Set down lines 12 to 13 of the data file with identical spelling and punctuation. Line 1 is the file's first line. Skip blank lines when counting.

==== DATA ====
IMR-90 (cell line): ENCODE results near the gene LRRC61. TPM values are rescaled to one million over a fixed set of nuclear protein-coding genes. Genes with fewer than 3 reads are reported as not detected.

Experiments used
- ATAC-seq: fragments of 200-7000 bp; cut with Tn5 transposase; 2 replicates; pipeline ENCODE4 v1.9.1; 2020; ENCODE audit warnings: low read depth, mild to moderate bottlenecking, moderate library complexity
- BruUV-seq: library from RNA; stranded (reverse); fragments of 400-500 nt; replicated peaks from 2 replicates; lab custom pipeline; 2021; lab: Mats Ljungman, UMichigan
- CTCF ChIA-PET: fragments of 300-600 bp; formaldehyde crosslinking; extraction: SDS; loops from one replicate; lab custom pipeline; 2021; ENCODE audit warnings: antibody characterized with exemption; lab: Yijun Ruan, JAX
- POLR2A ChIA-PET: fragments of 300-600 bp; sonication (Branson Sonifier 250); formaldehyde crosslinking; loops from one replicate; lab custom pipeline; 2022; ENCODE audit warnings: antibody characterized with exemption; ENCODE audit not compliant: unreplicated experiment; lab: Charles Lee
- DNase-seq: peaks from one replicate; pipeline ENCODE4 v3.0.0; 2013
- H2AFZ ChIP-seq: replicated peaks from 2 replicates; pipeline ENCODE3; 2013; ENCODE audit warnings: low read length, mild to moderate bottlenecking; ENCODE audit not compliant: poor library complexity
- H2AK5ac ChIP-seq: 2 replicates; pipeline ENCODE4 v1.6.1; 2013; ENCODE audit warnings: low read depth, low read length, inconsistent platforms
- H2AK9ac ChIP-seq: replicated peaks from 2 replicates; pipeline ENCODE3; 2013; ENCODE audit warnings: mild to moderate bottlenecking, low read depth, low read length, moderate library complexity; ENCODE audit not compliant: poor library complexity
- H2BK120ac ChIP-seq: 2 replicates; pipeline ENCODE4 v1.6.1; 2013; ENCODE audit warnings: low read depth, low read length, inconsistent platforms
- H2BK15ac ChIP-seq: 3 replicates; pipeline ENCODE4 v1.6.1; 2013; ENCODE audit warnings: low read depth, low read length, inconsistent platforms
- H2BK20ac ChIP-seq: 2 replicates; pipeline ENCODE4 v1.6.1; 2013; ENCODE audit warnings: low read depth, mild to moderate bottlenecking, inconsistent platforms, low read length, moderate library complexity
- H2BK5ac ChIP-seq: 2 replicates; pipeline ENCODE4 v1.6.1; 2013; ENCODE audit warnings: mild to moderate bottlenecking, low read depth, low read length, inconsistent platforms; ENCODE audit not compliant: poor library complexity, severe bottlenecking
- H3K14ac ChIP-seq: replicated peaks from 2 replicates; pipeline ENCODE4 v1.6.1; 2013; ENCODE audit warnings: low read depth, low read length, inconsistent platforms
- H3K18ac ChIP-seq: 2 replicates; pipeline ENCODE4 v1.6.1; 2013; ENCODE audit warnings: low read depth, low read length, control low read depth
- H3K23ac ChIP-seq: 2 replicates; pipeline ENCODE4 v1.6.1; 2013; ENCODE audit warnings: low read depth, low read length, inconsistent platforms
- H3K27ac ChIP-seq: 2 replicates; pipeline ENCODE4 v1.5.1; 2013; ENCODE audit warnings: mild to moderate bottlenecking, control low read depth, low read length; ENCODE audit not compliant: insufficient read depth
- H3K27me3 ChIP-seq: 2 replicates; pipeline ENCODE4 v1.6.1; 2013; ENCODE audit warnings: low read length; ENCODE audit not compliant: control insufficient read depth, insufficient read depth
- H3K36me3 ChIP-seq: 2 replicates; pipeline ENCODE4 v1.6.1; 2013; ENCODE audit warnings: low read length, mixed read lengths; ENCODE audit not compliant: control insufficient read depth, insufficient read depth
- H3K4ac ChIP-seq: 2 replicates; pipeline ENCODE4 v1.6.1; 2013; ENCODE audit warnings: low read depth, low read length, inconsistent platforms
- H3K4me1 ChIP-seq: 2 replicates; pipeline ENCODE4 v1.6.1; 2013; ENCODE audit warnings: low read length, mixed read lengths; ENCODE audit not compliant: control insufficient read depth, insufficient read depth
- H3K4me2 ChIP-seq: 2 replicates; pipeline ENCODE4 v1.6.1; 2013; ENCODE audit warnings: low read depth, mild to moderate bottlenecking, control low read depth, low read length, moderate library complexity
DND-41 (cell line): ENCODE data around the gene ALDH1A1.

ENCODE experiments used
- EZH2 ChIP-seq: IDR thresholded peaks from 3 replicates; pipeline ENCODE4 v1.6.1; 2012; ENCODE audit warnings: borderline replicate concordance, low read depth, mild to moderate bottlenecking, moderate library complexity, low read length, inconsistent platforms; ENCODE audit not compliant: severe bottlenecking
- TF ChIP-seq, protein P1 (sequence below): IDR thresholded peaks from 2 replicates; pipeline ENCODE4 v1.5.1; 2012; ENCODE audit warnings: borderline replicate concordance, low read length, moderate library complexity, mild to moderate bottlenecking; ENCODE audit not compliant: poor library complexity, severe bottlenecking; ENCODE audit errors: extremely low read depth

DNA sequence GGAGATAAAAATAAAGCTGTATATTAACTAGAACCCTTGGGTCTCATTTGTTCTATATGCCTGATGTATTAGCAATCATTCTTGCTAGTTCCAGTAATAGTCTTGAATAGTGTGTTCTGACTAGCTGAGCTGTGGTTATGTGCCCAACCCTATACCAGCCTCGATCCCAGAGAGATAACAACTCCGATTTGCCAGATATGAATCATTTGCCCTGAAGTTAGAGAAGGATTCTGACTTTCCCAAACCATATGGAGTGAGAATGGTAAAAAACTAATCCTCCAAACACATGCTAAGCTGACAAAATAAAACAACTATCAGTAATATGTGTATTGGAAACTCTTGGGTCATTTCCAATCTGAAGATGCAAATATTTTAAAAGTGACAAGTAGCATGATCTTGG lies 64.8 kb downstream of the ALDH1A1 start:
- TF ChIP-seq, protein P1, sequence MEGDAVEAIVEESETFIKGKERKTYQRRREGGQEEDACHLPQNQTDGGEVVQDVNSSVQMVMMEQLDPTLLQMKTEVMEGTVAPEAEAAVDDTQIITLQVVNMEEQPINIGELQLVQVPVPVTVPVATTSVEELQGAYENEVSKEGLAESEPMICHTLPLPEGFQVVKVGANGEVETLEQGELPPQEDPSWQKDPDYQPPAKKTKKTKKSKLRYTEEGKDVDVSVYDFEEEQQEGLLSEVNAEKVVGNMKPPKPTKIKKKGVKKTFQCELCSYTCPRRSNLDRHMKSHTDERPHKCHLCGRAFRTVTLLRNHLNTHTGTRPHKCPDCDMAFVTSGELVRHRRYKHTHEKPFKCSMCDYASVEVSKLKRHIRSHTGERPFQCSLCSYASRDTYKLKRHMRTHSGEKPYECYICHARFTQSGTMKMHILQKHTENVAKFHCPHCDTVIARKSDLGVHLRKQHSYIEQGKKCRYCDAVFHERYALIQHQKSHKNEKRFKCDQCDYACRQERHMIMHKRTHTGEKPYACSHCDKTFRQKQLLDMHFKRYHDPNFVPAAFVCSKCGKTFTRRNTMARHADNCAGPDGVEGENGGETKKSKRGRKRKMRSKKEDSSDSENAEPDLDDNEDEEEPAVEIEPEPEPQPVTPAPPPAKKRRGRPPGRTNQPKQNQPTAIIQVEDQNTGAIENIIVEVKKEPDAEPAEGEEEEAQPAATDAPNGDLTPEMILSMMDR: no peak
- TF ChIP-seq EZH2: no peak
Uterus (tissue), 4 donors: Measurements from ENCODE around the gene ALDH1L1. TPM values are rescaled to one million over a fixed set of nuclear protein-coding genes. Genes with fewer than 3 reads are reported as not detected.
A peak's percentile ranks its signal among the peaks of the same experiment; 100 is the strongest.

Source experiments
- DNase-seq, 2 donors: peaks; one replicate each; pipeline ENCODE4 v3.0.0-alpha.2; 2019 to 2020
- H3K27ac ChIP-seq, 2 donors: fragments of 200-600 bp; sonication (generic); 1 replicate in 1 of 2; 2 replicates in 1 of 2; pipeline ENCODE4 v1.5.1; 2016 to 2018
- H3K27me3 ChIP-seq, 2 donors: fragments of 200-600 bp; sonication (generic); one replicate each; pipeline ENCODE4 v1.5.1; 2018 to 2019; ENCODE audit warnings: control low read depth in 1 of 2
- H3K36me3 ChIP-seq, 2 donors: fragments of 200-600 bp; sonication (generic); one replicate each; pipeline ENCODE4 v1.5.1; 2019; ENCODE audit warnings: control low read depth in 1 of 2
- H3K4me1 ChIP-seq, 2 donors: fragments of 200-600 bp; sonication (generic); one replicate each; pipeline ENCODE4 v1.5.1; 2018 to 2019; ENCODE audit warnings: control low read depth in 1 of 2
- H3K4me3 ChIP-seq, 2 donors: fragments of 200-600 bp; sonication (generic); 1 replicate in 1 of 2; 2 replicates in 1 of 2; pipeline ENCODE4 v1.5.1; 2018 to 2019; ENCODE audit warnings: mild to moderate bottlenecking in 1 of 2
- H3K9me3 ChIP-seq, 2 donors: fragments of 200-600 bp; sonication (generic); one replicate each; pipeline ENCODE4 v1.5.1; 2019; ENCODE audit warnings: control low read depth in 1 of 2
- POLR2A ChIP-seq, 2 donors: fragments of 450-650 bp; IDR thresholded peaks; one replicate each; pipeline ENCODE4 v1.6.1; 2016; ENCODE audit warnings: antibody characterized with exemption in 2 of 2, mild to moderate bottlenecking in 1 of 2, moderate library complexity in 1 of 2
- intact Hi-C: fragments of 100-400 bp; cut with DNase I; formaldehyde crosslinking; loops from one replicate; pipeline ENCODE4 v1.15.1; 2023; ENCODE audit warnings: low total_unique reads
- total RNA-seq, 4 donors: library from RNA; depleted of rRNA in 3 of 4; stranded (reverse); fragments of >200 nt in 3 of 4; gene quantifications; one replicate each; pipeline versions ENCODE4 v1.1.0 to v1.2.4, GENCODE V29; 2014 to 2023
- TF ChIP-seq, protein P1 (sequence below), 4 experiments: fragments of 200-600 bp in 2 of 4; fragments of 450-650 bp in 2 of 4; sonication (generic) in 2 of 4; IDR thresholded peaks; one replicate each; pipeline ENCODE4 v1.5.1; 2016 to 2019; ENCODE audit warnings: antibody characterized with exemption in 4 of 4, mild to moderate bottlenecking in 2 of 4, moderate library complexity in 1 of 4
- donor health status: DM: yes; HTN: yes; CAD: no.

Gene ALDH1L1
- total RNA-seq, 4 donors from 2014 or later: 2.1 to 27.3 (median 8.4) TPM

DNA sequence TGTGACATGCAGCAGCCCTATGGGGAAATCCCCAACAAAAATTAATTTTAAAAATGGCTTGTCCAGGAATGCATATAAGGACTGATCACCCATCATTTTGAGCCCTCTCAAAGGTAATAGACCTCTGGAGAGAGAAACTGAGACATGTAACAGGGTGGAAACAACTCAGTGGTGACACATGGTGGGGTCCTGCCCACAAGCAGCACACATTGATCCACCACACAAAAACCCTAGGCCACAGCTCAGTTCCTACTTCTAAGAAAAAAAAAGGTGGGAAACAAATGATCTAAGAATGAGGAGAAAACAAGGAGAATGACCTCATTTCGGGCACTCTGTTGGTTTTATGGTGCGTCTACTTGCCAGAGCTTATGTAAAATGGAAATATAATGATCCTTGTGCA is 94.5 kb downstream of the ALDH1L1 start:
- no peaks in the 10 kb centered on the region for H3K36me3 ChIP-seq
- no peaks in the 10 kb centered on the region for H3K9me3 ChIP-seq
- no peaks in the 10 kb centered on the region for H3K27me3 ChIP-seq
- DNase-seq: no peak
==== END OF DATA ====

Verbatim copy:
- H2BK15ac ChIP-seq: 3 replicates; pipeline ENCODE4 v1.6.1; 2013; ENCODE audit warnings: low read depth, low read length, inconsistent platforms
- H2BK20ac ChIP-seq: 2 replicates; pipeline ENCODE4 v1.6.1; 2013; ENCODE audit warnings: low read depth, mild to moderate bottlenecking, inconsistent platforms, low read length, moderate library complexity